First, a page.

Girl Guides: Gender and Childhood on the Home Front

No Comments
By Voices

On 09, Mar 2015 | No Comments | In | By Voices

Girl Guides: Gender and Childhood on the Home Front

Professor Maggie Andrews, University of Worcester

The Girl Guides Association, having been formed in 1910, was still a fledging organisation when the war broke out. The activities that Guides became involved in over the four years of war demonstrate both that life on the Home Front was a gender specific experience and the range of contributions that children made to the war effort.

Read more…

Sophie Carey and the National Food Fund

No Comments
By Voices

On 23, Feb 2015 | No Comments | In | By Voices

Sophie Carey and the National Food Fund

Dr Katherine Storr

When the First World War began new charitable funds proliferated and many were started by women. Goods-in-kind, such as clothes and food were collected and distributed as well as money. Food is a weapon of war and Britain was vulnerable due to its reliance on imports.

Read more…

Exhibiting the Great War in 2014 Exhibiting the Great War in 2014 Exhibiting the Great War in 2014

On 02, Feb 2015 | No Comments | In | By Voices

Exhibiting the Great War in 2014

Prof Ian Grosvenor, University of Birmingham

Across Europe and beyond in 2014 the Great War took up residence in museums, art galleries and libraries, with exhibitions presenting the conflict through a national lens.

Exhibitions to be discussed here are Paris 14-18, la guerre au quotidien, a photographic exhibition at the Galerie des bibliothéques de la Ville de Paris, 1914-1918 Der Erste WeltKrieg at the Deutsches Historisches Museum in Berlin, and Life Interrupted: Personal Diaries from World War I at the State Library of New South Wales, Australia.

Read more…

The Recapture of Gheluvelt, 31 October 1914

On 25, Nov 2014 | No Comments | In | By Voices

The Recapture of Gheluvelt, 31 October 1914

Dr Spencer Jones, University of Wolverhampton

The First Battle of Ypres

In October 1914 the British Expeditionary Force (BEF) was locked into a battle for survival. Fighting alongside her French and Belgian allies, the British Army sought to hold off a massive German offensive that aimed to capture the last sliver of unoccupied Belgium before driving onwards towards the strategically vital Channel ports of Dunkirk and Calais.

Read more…

The Silenced War The Silenced War

On 17, Nov 2014 | No Comments | In | By Voices

The Silenced War

Fiction for Children across World War One
Prof Jean Webb, University of Worcester

The attitudes toward warfare in Britain leading up to World War I were deeply rooted in nineteenth-century notions of masculinity embedded in adventure stories for boys and therefore, by polar opposition, in the domestic construction of the feminine. Read more…

The Women Left Behind

No Comments
By Voices

On 10, Nov 2014 | No Comments | In | By Voices

The Women Left Behind

Soldiers’ Widows in First World War Britain
Dr Janis Lomas

The 31st of October 2014 is the centenary of the Battle of Gheluvelt, which has an almost mythical status in Worcestershire. Given the high casualty rate it is worth also considering the provisions that the British government put in place to provide for the families of men fighting in the First World War.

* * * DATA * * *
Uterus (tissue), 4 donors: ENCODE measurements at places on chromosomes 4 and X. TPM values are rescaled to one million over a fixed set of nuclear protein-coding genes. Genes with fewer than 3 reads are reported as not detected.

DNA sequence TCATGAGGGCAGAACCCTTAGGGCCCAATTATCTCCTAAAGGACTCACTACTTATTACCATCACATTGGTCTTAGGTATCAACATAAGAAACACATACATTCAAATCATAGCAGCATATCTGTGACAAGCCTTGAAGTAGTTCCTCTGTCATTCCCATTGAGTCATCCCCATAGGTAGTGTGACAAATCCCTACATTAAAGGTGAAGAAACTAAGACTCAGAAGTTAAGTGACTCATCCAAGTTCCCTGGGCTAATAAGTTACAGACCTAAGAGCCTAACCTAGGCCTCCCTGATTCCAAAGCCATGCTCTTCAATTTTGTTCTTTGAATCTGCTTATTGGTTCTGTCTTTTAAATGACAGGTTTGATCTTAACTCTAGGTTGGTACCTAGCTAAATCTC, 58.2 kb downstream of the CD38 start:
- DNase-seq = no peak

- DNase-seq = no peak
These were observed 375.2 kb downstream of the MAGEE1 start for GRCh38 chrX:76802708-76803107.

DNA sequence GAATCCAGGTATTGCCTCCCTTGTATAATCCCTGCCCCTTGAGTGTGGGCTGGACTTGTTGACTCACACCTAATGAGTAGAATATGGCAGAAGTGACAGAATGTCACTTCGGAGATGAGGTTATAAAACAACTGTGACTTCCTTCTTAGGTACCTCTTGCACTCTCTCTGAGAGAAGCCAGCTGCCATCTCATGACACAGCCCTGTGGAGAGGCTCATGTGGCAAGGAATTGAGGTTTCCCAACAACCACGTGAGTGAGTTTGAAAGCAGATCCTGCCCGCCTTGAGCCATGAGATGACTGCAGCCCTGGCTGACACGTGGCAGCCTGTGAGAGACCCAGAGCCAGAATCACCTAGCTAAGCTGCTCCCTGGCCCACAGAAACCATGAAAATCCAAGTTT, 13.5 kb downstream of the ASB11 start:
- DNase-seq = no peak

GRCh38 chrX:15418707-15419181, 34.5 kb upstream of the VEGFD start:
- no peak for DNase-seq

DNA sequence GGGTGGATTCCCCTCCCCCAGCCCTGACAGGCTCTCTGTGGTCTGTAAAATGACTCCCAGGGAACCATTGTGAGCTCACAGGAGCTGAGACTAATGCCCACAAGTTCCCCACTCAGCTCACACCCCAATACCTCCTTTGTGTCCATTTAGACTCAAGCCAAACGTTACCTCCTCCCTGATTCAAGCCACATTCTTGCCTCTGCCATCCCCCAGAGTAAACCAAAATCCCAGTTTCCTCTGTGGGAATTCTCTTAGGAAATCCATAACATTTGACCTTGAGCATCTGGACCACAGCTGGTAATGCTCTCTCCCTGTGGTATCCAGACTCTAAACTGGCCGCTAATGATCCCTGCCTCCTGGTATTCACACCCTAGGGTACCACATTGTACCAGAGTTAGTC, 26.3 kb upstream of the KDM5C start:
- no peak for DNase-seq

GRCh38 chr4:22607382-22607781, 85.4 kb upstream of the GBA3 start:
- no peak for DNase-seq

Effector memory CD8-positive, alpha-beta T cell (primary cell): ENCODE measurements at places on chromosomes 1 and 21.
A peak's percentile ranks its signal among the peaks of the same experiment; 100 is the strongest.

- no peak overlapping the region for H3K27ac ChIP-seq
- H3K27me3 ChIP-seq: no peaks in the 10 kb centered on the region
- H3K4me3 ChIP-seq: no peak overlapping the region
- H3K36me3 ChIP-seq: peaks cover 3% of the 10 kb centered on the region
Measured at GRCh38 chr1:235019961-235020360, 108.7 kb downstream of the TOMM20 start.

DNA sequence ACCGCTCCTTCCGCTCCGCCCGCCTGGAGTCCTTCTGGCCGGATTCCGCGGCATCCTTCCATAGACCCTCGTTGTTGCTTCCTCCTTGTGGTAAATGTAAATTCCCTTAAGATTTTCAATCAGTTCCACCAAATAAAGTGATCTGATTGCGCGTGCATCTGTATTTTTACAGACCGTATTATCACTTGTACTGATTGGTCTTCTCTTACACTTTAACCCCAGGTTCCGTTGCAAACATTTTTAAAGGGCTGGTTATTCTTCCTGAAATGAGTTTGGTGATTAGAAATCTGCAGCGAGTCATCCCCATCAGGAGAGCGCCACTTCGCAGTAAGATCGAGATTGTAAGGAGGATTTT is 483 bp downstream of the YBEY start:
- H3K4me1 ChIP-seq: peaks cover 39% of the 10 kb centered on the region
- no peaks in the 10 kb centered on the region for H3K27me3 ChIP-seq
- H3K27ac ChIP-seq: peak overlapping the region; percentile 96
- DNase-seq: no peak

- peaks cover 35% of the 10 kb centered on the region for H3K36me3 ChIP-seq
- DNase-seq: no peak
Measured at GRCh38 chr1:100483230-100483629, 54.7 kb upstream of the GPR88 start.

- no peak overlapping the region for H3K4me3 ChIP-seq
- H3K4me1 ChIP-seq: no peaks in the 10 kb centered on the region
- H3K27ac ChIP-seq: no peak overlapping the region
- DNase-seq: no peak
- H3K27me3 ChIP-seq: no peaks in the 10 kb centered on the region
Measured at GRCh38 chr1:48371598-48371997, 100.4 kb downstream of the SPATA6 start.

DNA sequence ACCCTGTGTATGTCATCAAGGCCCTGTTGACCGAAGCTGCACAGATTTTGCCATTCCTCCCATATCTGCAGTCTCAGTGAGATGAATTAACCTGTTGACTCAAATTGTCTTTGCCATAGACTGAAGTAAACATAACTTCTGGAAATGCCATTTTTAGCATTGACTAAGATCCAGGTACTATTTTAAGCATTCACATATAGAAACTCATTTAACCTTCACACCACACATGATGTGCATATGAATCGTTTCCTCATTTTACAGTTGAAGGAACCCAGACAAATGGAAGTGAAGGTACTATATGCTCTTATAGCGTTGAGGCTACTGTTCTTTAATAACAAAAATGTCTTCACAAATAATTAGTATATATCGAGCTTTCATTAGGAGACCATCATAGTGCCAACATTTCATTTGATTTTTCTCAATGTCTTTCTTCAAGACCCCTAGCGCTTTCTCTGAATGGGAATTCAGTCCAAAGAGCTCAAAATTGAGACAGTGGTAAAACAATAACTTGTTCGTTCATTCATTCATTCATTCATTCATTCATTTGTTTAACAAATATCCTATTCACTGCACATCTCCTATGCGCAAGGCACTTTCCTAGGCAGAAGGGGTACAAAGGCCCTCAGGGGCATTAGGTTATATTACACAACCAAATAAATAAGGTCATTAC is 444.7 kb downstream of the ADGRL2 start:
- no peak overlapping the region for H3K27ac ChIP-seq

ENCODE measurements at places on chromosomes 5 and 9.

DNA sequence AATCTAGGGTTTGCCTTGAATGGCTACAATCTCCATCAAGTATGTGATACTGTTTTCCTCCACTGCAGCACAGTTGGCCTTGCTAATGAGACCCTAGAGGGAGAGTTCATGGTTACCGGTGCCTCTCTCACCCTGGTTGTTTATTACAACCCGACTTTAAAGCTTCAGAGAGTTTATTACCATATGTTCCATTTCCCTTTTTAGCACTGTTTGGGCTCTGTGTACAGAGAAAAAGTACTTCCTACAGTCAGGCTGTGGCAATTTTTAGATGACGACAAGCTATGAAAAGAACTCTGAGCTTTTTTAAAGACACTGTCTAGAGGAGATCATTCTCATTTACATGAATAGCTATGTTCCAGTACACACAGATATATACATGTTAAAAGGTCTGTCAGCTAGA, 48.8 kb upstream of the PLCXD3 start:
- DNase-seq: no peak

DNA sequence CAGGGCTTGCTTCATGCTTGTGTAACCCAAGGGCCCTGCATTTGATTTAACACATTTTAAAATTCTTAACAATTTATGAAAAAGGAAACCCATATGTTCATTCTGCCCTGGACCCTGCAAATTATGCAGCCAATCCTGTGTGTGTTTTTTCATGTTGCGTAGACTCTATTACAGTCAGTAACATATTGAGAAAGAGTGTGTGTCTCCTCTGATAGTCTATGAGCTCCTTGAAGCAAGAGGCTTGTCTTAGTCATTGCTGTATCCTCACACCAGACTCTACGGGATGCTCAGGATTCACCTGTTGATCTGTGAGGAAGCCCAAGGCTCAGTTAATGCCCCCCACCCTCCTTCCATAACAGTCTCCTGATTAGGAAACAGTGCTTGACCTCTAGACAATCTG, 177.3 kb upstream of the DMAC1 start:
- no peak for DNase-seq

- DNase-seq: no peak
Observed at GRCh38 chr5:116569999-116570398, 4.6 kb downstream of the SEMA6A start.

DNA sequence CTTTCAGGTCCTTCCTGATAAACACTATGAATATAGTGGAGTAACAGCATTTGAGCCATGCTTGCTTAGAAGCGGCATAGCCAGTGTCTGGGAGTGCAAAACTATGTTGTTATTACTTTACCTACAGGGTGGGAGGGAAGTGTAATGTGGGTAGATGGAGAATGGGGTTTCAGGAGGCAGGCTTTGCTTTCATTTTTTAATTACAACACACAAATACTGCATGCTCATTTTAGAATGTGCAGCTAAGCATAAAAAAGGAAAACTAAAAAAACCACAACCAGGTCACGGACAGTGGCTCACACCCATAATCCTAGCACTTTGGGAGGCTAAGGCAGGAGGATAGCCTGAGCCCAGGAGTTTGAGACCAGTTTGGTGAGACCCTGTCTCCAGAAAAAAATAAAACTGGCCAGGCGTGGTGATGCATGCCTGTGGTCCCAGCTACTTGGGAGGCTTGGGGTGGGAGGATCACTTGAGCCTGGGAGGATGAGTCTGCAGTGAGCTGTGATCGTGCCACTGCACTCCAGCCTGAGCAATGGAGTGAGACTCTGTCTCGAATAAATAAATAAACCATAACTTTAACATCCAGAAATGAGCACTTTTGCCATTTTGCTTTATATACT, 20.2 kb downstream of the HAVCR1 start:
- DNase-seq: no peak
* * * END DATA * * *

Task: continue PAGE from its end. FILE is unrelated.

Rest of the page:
Read more…

Manchester’s Voices of Peace Manchester’s Voices of Peace

No Comments
By Voices

On 03, Nov 2014 | No Comments | In | By Voices

Manchester’s Voices of Peace

Marcus Morris, Manchester Metropolitan University

Patriotic rallies, songs and flag waving, along with long lines of men volunteering to fight, are images that we traditionally associate with the outbreak of war in August 1914. A patriotic fervour and war fever seemingly gripped the nation, with whole cities turning out to cheer on their boys and show their support for Britain’s war effort. Yet this was by no means the only response to the growing threat of war or upon its outbreak, even if we are much less familiar with these images. Read more…

Zeppelin Raids Coroner's Report, 1916 [WAVE: T/CR/1916]

No Comments
By Voices

On 13, Oct 2014 | No Comments | In | By Voices

Zeppelin Raids

Carl Chinn

On January 31, 1916, in the second year of the Great War, nine airships left their bases in Germany with orders to bomb Liverpool and in so doing shock the British by the long- range of the attack. The year before zeppelins had raided London, but it was considered impossible for them to reach as far north as Merseyside. As it was the enemy did not make their target. Instead they dropped their bombs on several English towns mostly in the Midlands. Chief amongst them were Tipton, Wednesbury and Walsall in Staffordshire.

Read more…

Menin Road and Remembrance Menin Road and Remembrance

On 06, Oct 2014 | No Comments | In | By Voices

Menin Road and Remembrance

Carl Chinn

Ypres is a place that has seared itself into both the collective soul and the communal memory of the British people. An historic cloth town lying in the flat landscape of northern Flanders, it has come to symbolise the sacrifice of a generation of young men in the Great War. This metamorphosis of Ypres into a focal point of remembrance began in mid October 1914 when the area was overwhelmed by bloody fighting as the Germans strove to end the war quickly in a ‘race to the sea’. Their aim was to capture the Channel Ports and thus cut off the British Expeditionary Force from reinforcements and supplies from England.

Read more…

Breaking the Hindenburg Line Breaking the Hindenburg Line

No Comments
By Voices

On 29, Sep 2014 | No Comments | In | By Voices

Breaking the Hindenburg Line

Carl Chinn

Is it something deep in the English national soul, that fascination with valiant defeat in battle? It is a trait bound up inextricably with others such as doggedness in the face of superior odds; a determination not to bow down to an aggressor, no matter how mighty he may be; a resolve to stay loyal to our pals and not abandon them when endangered; and a refusal to cry for quarter even when outnumbered and facing certain death.

Read more…

Rounding on the Germans Rounding on the Germans